Good Toys, Bad Toys

How Safety, Society, Politics and Fashion Have Reshaped Children’s Playthings

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About the Book

In early America, most children had only a few toys and parents received advice from family and friends on the best ways to make and use toys. By the early 1900s the Industrial Revolution was producing a new world of toys and giving more parents the wealth to buy them. Mass media also sang the praises of these new factory-made, store-bought toys, but that began to change as early as the mid–1900s when the mass media was used to inform parents of the many dangers of children’s toys. Many encourage violence, sexism, racism, and some are actually unsafe and unhealthy. The development of children’s toys from early America to the present time and the shifting opinions of them expressed by parents and the mass media throughout this time are the main subjects of this book. The first section discusses the many problems with toys, while the second puts these problems in historical perspective. How have these problems changed, and are still changing today? Might today’s toys be about to enter a time when they will be better than ever? The third section argues that many media toy watchers are biased toward the negative, giving toys more of a black eye than they deserve, and considers the challenges that face today’s parents as they try to choose the best toys for their children.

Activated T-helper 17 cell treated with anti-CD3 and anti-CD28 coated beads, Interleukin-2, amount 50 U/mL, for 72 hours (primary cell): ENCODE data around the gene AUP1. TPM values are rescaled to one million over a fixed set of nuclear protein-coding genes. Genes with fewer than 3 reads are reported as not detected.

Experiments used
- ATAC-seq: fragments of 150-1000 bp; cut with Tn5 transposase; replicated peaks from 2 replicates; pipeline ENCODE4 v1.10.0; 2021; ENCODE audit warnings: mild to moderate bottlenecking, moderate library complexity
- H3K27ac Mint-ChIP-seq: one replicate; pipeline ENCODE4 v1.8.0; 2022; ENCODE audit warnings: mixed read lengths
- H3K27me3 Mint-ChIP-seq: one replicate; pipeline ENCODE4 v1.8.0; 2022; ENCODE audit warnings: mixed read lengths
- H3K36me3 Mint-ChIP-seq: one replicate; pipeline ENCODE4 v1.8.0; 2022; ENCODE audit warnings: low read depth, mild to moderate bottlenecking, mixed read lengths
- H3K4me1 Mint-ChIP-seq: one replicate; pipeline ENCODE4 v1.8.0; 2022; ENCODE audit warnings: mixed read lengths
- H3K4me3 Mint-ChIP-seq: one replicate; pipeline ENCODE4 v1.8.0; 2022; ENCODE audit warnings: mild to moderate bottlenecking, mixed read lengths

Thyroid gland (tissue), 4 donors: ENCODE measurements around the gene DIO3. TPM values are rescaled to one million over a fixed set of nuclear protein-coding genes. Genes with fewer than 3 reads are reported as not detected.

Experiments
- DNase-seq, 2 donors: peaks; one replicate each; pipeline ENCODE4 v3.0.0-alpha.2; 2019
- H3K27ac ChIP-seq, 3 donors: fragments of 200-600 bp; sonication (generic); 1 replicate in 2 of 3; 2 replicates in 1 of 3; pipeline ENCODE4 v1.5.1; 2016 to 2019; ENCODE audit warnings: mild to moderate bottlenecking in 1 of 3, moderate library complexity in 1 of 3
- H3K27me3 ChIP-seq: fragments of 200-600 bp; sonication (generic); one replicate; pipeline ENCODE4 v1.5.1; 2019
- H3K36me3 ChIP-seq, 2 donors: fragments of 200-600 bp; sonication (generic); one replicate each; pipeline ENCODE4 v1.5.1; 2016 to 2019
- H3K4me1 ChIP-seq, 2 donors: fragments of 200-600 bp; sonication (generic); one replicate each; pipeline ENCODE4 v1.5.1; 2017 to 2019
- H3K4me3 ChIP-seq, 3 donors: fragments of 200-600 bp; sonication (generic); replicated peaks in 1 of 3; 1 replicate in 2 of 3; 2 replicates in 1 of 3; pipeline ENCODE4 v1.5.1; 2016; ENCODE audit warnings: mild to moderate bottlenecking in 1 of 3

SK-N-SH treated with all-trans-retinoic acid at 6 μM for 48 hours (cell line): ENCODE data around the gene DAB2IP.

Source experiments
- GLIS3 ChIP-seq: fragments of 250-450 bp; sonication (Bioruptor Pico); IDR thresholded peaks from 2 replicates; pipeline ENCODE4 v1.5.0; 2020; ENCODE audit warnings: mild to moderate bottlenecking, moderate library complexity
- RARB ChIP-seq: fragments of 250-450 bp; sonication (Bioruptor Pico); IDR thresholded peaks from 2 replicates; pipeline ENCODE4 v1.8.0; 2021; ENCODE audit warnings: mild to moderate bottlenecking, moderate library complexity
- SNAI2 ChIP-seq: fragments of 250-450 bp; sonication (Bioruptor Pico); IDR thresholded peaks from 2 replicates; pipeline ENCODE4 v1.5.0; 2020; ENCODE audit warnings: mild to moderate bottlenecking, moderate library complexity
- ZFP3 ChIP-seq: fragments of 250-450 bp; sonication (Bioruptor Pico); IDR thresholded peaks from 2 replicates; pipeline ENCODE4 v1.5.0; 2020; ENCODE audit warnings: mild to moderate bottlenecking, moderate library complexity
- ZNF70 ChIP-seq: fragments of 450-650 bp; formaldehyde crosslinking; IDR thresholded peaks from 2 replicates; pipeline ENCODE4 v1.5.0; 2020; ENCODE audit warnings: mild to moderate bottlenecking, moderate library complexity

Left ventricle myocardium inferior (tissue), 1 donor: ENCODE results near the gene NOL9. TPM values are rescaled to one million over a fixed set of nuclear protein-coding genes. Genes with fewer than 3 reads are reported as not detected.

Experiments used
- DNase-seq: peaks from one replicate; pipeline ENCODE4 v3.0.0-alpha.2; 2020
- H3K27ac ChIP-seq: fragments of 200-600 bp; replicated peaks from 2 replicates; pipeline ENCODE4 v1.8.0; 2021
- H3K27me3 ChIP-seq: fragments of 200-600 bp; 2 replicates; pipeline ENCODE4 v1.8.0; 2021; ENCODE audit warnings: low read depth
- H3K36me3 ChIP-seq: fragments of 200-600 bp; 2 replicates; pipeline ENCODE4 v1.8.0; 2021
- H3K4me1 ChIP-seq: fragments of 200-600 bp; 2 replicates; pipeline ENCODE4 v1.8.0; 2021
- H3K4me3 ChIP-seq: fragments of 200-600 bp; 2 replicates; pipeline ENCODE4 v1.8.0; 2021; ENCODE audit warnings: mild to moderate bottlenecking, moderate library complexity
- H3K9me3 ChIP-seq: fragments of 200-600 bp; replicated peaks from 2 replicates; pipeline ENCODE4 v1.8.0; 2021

About the Author(s)

Andrew McClary is professor emeritus at Michigan State University where he taught in the College of General Education. He lives in East Lansing.

Bibliographic Details

Andrew McClary

Format: softcover (6 x 9)
Pages: 211
Bibliographic Info: 65 photos, notes, bibliography, index
Copyright Date: 2004
pISBN: 978-0-7864-1837-4
eISBN: 978-1-4766-0968-3
Imprint: McFarland

Table of Contents

Acknowledgments      vii
Preface      1

I. Troubled Toys
1. The Changing World of Toys      5
2. Toy Weapons      7
3. Fashion Dolls and Action Figures      28
4. Toys That Come Alive      43
5. Toys That Teach      58
6. Hazardous Toys      76
7. Racist Toys      93
8. Gender Toys      106

II. Toys Past, Present, and Future
9. Toys of the World We Have Lost      127
10. The Commercialization of Toys      148
11. The John Burroughs Toy      166

III. Afterthoughts
12. The Special Problem of Media Bias      173
13. The Plight of the Parent      177

Chapter Notes      181
Selected Bibliography      193
Index      197